I recently heard one respected church leader and speaker say that there will always be a place for institutional churches, but it will be a much smaller place. He claimed that in the future Christianity would grow through home groups- seperarted from the institution. Is he right? Who yet knows?

    But many others are struggling with the same type of choices you mention. Some have and are leaving churches with which they have been a part of for years to find one that is involved in active outreach (often not the same “brand” of church either).

    Others have just decided to concentrate on their witness and share Jesus and let folks go to the church of their choice.

    Some stay and try to bring reform to the institution.

    I still believe the latter is a worthwhile goal and can happen. It will just be slow. One brother told me recently about his church that he and others were just waiting for 10-15 years to pass for a generation to go to meet God and then they could bring about some real change. I do not believe in blowing churches up- so never do that, but if you can be this patient, reform can occur.

    None of these choices are easy to come by, but many, many are right where you are, Donna.

  3. Royce says:

    I think first century believers found not folks “hungry for the gospel” but rather people hostile to it. Our attempts to make the message of the cross palitable to sinners has denied the power of the Holy Spirit to “prick” men’s hearts as the message is taught. Unless the message is an offence it is not likely the right message. God uses the gospel message to change hearts and he doesn’t need any help from us.

    Secondly, we absoulutey must leave off the add ons. People who are dead in trespasses and sins do not need to hear “a Restoration plea”, or how our “primitave worship” is better than others. Our mandate is to preach the message of the Christ who is himself an offence and a stone of stumbling. If we preach him in the power of the Holy Spirit God will add to the church just as he did long ago.

    I agree, we should use every means available and for sure our lives must reflect what we preach in the view of a watching world. There is no new way of making wicked men and women fit for heaven. We (churchdom) have tried everything and now have churches filled with people who if saved at all are marginal Christians with little committment to Jesus.

  4. mattdabbs says:

    Yes, yes, and yes! These kinds of thoughts are the many parts of the emerging church ideology I subscribe to. We have to be relevant and effective without compromising the truth of our message.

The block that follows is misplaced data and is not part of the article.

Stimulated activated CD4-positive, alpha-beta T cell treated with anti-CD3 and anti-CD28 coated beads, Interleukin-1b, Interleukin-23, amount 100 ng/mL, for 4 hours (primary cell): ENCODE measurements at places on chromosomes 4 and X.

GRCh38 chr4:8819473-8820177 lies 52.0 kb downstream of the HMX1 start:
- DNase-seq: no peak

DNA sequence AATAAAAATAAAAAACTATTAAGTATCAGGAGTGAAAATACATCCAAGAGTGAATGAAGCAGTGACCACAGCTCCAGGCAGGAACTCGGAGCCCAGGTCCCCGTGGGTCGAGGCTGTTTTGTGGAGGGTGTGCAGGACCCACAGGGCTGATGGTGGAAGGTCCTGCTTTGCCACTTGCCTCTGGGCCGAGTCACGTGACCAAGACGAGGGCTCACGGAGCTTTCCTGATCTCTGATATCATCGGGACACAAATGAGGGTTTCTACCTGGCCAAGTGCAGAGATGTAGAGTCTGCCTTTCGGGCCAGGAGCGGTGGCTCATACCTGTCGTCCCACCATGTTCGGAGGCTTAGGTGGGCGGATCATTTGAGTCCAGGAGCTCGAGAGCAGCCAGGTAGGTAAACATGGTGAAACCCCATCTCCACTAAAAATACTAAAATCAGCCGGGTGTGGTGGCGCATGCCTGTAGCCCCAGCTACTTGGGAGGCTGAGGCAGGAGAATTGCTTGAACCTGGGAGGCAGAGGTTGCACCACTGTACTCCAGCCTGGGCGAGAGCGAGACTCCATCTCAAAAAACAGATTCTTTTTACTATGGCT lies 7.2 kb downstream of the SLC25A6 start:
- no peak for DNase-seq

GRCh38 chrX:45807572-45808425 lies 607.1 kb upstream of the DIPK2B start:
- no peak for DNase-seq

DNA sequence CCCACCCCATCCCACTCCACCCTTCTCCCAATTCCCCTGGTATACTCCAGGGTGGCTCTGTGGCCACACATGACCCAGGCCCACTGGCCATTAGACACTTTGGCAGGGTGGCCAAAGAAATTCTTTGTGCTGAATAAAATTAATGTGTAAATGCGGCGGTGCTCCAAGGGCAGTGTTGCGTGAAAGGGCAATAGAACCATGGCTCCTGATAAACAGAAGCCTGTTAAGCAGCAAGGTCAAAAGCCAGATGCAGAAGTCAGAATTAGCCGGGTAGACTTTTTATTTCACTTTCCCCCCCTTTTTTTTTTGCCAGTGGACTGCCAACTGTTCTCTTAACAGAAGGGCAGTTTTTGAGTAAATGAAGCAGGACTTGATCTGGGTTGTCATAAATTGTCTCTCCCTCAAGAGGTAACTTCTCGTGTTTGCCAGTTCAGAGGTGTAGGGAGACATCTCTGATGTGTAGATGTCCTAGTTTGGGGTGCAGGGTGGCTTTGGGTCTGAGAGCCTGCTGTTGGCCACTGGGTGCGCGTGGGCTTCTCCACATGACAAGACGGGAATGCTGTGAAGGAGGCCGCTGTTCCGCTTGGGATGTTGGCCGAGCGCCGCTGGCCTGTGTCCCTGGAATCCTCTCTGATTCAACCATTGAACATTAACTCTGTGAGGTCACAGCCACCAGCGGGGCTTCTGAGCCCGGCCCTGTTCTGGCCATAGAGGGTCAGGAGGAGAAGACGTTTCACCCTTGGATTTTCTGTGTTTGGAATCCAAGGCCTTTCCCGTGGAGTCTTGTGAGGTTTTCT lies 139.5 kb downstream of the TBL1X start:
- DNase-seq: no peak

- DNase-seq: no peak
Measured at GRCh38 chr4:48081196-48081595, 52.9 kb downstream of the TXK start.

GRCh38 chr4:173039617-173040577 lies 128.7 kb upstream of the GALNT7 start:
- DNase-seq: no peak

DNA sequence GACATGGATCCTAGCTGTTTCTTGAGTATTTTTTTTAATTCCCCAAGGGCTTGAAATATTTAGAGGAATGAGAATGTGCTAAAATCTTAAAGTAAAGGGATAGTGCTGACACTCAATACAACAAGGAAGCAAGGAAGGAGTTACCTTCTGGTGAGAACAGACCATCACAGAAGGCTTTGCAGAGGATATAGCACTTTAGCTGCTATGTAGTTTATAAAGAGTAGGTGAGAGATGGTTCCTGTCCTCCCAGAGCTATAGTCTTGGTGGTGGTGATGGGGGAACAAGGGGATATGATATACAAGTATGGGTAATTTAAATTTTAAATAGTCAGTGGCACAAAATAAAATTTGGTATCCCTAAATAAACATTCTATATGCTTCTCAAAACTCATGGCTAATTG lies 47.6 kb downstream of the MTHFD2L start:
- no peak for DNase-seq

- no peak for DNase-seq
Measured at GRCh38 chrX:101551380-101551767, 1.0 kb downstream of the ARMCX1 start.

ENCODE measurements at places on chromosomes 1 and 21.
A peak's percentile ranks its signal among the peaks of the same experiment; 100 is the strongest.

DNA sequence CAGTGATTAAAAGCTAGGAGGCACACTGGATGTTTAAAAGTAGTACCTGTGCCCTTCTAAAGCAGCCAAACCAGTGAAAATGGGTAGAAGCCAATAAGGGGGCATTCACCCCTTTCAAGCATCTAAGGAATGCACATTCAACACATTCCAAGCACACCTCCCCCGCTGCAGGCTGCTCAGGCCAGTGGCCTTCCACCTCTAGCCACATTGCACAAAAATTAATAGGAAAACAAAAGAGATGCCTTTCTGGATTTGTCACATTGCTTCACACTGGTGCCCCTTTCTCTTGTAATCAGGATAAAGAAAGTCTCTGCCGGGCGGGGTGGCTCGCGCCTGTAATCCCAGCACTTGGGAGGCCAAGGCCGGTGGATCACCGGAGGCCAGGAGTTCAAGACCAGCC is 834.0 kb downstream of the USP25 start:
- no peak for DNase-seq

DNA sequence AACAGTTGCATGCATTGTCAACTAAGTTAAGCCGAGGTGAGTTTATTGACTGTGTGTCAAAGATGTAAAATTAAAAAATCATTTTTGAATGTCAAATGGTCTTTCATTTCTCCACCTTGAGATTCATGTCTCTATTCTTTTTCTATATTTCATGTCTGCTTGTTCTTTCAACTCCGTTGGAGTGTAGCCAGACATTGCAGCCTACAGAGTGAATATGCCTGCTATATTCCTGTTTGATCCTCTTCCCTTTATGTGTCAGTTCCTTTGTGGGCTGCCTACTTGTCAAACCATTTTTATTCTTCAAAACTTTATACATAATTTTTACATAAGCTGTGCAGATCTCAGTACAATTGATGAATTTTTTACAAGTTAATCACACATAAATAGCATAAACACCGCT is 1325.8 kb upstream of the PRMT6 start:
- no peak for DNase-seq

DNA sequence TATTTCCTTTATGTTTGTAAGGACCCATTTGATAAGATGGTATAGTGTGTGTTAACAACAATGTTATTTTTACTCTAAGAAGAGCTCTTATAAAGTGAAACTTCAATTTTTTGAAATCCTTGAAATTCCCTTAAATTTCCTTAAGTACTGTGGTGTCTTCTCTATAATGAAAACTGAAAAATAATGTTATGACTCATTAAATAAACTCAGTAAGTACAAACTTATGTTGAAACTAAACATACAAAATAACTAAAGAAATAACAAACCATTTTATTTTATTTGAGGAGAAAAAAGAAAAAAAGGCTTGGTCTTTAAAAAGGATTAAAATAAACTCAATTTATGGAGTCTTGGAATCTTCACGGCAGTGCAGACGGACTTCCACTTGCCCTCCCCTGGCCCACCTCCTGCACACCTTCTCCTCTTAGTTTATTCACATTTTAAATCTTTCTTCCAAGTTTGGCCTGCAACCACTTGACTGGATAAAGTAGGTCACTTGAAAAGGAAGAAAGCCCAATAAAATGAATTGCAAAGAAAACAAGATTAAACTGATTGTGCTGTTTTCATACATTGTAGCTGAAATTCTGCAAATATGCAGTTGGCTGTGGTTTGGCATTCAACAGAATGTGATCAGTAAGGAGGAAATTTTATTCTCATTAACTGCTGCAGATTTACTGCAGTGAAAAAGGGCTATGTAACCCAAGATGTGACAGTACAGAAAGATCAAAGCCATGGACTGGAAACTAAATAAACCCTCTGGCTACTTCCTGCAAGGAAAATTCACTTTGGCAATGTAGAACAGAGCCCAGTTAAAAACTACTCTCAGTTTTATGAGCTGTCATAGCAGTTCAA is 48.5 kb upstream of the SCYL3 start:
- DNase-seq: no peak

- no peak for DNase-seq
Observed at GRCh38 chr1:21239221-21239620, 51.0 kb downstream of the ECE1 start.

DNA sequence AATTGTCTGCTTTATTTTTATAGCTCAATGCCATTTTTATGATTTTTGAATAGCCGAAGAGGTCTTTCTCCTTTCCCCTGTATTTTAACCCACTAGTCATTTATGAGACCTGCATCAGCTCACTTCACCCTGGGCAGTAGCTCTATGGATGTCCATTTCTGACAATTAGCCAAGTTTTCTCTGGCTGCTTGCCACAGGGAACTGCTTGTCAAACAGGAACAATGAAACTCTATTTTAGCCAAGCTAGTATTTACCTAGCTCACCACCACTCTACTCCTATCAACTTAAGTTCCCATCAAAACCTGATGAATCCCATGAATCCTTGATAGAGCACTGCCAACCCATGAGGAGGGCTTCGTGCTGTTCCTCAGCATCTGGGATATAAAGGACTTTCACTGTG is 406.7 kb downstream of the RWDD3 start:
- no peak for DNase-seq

5. bobbyvalentine says:

    Danny I appreciate you wresting with this subject … it is needed. And we are in a crises and have been for quite some time.

    Bobby Valentine

  6. Jerry Starling says:


    Right on about the crisis and the response we need to make to it.

    It is interesting that in 2 Cor 4:18-19, the sequence Paul used is that first, God reconciled us; next, God gives us a ministry of reconciliation – i.e., we act as peacemakers in the world, establishing godly relationships and behaving as children of God (cf. Matt 5:9); then last of all, God gives us the message of reconciliation so that we are able to implore others on Christ’s behalf, “Be reconciled to God.”

    We act as if Jesus calls us to be fishers of men, which He does not. He calls us to follow Him – and He will make us become fishers of men.

    Two very insightful postings!

  7. jim miller says:

    Yes, we care too much about the buildings and, insurance, etc. We worry about money but have expensive retreats that exclude alot of the working class. What to do?

    When I worked in Miami in the 90’s , our doctor’s had a dilemma. Malpractice insurance for heart surgery escalated to the cost of about $250,000 a year. Panic set in for most. Except the Cubans. Most had come here with nothing. And, in Florida, even if you are sued you get to keep your house and your children’s education fund. Many CHOSE to not buy the insurance. They did the important things: cared for the patients and stored up wealth where it couldn’t be touched. If they lost everything else, so be it.

    As the church, we also need to take care of the patients and store up wealth in a better place. It’s just a matter of time before all the rest turns into dust and rust.

  8. […] I certainly see that. Churches of Christ are getting older and smaller. And this is not the kind of trend we should want. (I discussed some of these matters in two previous posts.) […]